the project

  • Pebbled beds substitute for grass at this home, representing the landscape as a Japanese-style garden. Planting materials and rocks underscore the architecture and the treescape in the various sections of the yard. [ctb]
  • A pergola marks the front entrance to the residence. Bronze doors, one with a decorative knocker, provide a focal point for the composition. [pll]
  • Extending from a large opening, beams cover an patio space that extends the living room outdoors. [pll]
  • The pergola from the street entrance to the property suggests a balanced asymmetry along the front walk. [pll]
  • The pergola extends from exterior to interior, linking an understanding of building from landscape to interior. Exposed beams on the ceiling help visually tie the pergola to the greater architecture. [pll]
  • A series of brass-and-rattan screens obscure direct views into the dining room from both foyer and living room. Attributed to artist Gregory Ivy, they remain as evidence to the kinds of interiors he shaped while working for the Loewenstein firm. [pll]
  • The free standing flue defines an anchor for the center of the living room around which a curving, linear sofa provides seating for guests. Clerestory lighting opens the view to the wooded lot and provides a means for light to slip into the space. [ctb]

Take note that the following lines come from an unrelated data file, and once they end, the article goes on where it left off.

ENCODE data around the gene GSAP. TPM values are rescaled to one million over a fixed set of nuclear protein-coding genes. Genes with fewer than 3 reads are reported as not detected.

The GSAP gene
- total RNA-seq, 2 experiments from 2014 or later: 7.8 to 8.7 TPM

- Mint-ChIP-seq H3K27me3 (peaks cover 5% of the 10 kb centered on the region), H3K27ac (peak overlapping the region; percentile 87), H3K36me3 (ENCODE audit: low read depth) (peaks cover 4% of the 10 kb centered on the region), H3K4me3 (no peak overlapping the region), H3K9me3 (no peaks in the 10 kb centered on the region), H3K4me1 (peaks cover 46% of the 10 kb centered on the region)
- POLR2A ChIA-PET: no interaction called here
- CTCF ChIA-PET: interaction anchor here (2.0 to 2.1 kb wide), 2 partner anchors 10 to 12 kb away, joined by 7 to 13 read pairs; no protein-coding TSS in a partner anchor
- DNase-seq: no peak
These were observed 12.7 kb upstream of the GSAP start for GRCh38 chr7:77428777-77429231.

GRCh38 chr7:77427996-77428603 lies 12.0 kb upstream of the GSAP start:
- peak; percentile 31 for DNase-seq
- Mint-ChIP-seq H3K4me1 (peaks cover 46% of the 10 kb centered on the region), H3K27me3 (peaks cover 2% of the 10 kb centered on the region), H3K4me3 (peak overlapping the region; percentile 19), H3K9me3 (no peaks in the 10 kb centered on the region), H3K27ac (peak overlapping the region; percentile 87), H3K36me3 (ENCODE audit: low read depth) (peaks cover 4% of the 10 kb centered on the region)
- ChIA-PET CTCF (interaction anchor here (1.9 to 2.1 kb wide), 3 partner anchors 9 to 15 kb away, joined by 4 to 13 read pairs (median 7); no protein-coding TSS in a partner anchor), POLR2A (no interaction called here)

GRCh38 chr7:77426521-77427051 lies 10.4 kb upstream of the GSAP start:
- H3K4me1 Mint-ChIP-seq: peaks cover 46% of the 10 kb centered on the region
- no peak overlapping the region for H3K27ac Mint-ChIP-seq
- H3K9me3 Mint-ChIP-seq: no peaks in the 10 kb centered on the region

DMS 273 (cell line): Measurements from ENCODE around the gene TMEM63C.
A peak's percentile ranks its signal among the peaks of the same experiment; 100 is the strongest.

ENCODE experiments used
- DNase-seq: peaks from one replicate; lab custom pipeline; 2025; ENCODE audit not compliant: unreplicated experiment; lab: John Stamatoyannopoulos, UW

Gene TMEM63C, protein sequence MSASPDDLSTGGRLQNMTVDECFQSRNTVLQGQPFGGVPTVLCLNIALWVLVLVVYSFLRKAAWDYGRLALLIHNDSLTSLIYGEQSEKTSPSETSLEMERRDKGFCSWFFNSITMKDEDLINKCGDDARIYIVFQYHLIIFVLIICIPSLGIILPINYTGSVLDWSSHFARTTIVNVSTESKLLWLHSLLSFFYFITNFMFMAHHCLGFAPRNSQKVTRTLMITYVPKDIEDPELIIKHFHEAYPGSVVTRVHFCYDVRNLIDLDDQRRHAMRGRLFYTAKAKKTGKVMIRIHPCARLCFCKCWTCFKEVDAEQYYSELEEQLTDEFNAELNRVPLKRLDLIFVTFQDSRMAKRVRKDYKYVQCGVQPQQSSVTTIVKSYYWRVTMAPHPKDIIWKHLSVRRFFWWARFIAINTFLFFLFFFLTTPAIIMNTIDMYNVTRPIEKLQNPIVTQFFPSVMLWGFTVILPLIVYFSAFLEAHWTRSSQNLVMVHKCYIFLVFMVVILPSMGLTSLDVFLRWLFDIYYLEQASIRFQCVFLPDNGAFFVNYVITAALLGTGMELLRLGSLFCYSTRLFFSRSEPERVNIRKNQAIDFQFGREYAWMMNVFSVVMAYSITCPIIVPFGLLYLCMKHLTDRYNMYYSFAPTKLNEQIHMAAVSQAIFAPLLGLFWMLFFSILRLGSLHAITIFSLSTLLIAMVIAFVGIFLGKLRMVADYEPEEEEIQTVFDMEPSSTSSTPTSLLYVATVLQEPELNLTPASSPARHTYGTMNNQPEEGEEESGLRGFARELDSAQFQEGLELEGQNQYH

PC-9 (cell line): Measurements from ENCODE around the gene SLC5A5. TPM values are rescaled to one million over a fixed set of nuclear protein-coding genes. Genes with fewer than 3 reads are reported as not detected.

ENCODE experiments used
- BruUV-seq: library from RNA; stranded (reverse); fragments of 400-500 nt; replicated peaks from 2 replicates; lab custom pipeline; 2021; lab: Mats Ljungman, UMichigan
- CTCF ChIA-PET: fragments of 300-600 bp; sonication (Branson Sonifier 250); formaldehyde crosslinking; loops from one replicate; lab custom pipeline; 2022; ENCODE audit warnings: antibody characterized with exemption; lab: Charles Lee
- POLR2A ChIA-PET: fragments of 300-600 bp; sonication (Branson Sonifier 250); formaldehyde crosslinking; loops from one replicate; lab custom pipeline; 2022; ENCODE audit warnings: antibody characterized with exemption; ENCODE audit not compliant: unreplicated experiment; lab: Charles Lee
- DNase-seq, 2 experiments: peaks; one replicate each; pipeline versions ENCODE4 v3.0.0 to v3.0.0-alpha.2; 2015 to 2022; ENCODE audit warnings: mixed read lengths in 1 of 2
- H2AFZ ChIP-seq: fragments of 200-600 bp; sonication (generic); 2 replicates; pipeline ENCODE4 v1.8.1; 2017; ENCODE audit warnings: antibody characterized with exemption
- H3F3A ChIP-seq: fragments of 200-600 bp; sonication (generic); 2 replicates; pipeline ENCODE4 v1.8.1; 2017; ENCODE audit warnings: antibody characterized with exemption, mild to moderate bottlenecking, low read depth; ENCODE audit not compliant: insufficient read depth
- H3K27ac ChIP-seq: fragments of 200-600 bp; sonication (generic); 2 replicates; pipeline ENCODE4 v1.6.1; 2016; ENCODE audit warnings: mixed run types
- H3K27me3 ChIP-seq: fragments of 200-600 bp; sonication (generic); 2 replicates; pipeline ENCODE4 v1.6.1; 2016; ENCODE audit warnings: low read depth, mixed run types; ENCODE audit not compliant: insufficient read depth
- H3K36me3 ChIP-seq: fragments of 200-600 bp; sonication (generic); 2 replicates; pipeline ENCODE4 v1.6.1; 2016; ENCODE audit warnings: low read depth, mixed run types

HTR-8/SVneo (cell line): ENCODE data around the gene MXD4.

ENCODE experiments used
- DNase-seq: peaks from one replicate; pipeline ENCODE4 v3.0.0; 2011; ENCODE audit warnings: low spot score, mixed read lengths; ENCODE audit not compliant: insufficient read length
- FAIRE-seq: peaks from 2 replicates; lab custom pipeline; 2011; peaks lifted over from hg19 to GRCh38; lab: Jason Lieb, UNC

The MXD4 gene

• The informal dining space opens directly onto the kitchen. Pickled cypress paneling surrounds the walls, a typical interior finish material in many Loewenstein-designed houses. [pll]
  • Side-mounted can lights direct illumination across the wood wall surface onto the sloping ceiling, above, and into the bookshelves carved from the wall below. The period fixtures remain in place. [pll]
  • Built-in cabinets occupy one entire wall of the kitchen for ample storage of cooking equipment and food. The storage wall divides kitchen from the bedroom wing at the back right corner of the structure. [pll]

John + Evelyn Hyman Residence
Greensboro (1959)

This residential commission bears the strong imprint of Japanese-inspired design and represents a collaboration between Loewenstein, artist Gregory Ivy, and landscape architect Ray Turner (High Point). A Japanese-style pergola covers the front walk on the exterior of the house and the pergola concept continues as a means of marking the entrance hall on the interior. The dining room and the living room sit to the left and right of the pergola-covered foyer, respectively, separated from the entryway by two folding brass and rattan screens. The living room, dominated by a circular fireplace (also attributed to Ivy) and a panoramic view of the Japanese-style garden on the north side of the house, is a large open space with a vaulted ceiling supported by steel beams encased in wood. An informal dining room and an open kitchen flank dining room and living room to the rear of the house. A master bedroom completes the floor plan, appointed with built-in cabinets, storage spaces, and a compartmentalized bath.

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modernism in greensboro
patrick lee lucas : school of interiors : university of kentucky : website designed by julie barghout